The UN Human Rights Council's decision to appoint a Special Rapporteur to monitor and report on the deteriorating human rights situation in Iran was welcomed by Amnesty International today.
The Council voted in Geneva on Thursday, by 22 to seven for a resolution co-sponsored by 49 states that decided "to appoint a Special Rapporteur on the situation of human rights in the Islamic Republic of Iran."
The vote comes amid concern at mass human rights violations committed during Iran's ongoing crackdown on dissent and the country's increased use of the death penalty.
"Though this decision was long-overdue, we are delighted that the Human Rights Council has responded to the human rights situation in Iran and has heeded the call of many organizations, including Amnesty International, to create this new mechanism," said Hassiba Hadj Sahraoui, Deputy Director of Amnesty International's Middle East and North Africa Programme.
"Given Iran's refusal to cooperate with UN thematic experts since 2005, it is essential that the international community does everything in its power to obtain the cooperation of Iran with the Special Rapporteur. We urge the Iranian authorities to cooperate fully with this mechanism, including allowing the post holder to visit the country regularly to conduct fact finding missions without hindrance."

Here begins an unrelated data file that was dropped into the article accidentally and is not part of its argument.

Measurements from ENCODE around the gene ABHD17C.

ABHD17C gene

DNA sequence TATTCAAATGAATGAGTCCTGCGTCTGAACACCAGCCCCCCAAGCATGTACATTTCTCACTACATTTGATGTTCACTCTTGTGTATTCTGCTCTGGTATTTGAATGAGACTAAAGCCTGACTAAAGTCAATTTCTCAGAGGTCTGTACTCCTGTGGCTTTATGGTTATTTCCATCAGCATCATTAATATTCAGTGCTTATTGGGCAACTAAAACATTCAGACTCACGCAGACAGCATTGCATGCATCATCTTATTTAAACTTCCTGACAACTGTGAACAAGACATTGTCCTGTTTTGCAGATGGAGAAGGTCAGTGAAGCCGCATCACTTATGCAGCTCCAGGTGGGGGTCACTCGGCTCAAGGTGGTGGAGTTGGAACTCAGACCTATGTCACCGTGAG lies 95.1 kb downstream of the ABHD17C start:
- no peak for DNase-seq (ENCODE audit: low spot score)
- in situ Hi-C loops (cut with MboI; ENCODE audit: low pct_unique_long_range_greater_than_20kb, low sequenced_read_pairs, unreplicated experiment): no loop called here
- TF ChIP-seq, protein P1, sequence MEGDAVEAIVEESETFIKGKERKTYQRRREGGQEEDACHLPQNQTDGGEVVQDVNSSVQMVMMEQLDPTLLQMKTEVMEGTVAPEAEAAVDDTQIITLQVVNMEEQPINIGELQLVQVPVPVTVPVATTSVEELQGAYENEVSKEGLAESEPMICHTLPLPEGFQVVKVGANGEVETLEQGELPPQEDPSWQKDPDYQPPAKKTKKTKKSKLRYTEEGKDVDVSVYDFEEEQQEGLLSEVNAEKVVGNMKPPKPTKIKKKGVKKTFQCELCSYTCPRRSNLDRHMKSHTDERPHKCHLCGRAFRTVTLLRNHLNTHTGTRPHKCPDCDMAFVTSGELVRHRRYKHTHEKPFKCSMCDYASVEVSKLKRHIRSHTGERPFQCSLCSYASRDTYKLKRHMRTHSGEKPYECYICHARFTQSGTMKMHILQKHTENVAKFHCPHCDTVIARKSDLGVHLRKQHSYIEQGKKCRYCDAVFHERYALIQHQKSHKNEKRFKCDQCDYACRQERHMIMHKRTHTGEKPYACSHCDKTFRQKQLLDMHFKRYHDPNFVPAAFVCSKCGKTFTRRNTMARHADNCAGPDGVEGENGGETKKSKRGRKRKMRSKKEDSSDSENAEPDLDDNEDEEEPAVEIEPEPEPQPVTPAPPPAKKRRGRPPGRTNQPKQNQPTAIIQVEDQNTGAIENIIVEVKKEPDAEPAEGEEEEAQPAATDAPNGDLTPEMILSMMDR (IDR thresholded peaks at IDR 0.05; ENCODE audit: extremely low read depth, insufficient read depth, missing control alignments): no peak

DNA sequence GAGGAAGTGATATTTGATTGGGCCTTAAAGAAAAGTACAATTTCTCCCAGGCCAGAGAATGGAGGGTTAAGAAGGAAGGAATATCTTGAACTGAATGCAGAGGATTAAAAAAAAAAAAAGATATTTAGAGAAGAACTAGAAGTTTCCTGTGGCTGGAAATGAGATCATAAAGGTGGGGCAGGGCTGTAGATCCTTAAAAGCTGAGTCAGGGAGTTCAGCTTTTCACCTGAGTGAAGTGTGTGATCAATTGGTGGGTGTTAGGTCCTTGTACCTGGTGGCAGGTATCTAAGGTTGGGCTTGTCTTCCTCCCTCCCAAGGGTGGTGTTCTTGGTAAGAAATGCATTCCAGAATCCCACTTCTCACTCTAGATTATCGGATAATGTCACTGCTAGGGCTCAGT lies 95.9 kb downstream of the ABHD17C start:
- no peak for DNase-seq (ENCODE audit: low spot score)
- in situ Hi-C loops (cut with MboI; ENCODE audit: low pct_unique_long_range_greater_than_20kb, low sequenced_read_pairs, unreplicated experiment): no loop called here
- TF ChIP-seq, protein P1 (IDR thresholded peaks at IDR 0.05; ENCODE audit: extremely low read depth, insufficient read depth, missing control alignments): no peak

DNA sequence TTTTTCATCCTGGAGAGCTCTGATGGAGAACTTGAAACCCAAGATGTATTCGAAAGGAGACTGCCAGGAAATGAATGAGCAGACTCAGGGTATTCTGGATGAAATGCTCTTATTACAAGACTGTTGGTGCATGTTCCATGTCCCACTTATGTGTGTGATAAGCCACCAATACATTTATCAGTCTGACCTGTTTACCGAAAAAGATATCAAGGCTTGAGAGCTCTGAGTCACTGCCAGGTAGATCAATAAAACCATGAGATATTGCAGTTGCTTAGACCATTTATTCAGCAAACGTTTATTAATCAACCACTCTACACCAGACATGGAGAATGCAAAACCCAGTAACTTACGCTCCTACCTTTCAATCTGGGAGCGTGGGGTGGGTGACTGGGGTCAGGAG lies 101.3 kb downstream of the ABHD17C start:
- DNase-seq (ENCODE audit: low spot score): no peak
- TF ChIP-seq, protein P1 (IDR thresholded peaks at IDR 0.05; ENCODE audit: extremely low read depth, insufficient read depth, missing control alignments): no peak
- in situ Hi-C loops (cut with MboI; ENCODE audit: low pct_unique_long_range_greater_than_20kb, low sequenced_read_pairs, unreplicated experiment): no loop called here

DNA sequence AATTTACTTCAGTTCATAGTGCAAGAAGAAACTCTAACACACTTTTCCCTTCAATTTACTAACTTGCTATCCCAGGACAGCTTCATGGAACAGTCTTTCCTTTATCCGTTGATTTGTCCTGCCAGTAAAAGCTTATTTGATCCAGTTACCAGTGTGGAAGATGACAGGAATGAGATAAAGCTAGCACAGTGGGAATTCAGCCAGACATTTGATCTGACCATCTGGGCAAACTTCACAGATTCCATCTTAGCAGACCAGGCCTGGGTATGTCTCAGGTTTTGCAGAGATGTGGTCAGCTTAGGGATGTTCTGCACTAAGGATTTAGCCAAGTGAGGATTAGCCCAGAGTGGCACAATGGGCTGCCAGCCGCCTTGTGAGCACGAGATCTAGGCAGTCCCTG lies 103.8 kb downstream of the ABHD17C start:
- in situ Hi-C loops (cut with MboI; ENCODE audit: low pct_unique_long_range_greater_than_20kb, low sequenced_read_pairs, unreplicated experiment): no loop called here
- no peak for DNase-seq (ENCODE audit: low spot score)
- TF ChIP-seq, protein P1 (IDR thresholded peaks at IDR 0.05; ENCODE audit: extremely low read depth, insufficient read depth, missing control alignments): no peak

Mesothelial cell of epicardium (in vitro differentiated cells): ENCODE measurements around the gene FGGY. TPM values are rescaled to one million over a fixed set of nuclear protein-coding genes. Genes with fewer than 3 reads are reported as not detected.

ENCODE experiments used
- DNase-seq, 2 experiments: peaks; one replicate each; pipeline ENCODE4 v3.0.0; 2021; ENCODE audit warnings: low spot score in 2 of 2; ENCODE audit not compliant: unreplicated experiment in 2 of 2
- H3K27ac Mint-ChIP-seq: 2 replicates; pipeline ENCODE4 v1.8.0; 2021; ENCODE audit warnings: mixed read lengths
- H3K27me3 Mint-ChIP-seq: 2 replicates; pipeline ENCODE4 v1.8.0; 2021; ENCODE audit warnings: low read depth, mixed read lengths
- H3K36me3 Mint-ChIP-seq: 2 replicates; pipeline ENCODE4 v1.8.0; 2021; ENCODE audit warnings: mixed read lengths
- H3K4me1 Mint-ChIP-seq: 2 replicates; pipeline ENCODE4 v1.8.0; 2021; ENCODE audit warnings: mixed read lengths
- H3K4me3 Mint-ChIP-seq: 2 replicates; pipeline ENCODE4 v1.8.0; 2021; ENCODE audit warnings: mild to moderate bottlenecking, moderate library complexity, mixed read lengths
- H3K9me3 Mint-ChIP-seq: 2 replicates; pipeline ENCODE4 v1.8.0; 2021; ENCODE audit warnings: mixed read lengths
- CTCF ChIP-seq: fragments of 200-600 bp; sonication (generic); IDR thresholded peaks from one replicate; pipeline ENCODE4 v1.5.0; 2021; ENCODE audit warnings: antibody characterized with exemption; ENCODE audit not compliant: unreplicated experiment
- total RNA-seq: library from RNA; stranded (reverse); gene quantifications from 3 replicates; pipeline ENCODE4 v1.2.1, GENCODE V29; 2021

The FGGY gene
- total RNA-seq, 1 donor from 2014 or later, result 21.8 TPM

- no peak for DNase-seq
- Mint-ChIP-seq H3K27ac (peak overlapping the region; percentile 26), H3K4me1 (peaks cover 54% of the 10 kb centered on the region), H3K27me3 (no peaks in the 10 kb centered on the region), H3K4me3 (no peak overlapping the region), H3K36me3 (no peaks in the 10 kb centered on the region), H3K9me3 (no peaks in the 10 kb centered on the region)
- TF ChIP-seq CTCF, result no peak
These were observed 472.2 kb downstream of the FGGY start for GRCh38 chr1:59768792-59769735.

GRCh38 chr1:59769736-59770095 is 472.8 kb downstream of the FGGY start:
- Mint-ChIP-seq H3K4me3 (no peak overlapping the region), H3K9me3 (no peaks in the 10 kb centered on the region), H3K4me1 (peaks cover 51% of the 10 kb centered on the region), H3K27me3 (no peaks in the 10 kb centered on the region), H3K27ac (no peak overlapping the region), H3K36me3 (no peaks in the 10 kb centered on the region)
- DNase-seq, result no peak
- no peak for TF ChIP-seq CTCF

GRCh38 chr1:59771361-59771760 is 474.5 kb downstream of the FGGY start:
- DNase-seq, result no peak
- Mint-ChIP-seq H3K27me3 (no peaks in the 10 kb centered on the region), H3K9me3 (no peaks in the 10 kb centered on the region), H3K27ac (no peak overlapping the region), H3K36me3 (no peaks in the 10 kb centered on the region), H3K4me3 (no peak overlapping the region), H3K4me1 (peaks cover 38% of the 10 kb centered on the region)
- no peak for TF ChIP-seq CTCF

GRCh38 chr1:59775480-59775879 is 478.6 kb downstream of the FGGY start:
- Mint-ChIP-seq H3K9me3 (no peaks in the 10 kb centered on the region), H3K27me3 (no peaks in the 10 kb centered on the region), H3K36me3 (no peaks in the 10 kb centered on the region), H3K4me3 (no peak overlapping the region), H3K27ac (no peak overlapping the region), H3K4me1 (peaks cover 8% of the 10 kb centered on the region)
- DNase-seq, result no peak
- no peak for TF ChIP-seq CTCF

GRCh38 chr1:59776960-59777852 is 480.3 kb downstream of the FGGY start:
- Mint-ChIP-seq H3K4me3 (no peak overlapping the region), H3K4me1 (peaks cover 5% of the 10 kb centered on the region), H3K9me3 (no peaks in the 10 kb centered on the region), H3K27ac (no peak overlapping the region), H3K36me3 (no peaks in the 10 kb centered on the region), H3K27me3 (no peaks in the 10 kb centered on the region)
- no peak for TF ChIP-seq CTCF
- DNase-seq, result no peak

According to official figures at least 116 people have been executed in Iran this year. Credible reports suggest that dozens more have been executed in secret. Thousands of prisoners are still on death row.
Among those executed this year were Ja'far Kazemi and Mohammad Ali Haj Aghaei, who were both detained during the six months of unrest that followed the disputed re-election of President Mahmoud Ahmadinejad in June 2009.
The Iranian government's already dire record on human rights has worsened since the 2009 unrest with the arbitrary arrest of thousands of demonstrators along with prolonged detention without trial, unfair trials and torture and other ill-treatment of hundreds of human rights defenders, students, lawyers, journalists and political opposition activists.
The latest wave of arrests of government opponents was sparked by demonstrations called for on 14 February by opposition leaders Mehdi Karroubi and Mir Hossein Mousavi, now themselves held under house arrest, in support of the people of Egypt and Tunisia.
The last UN Special Rapporteur on Iran's mandate was not renewed in 2002.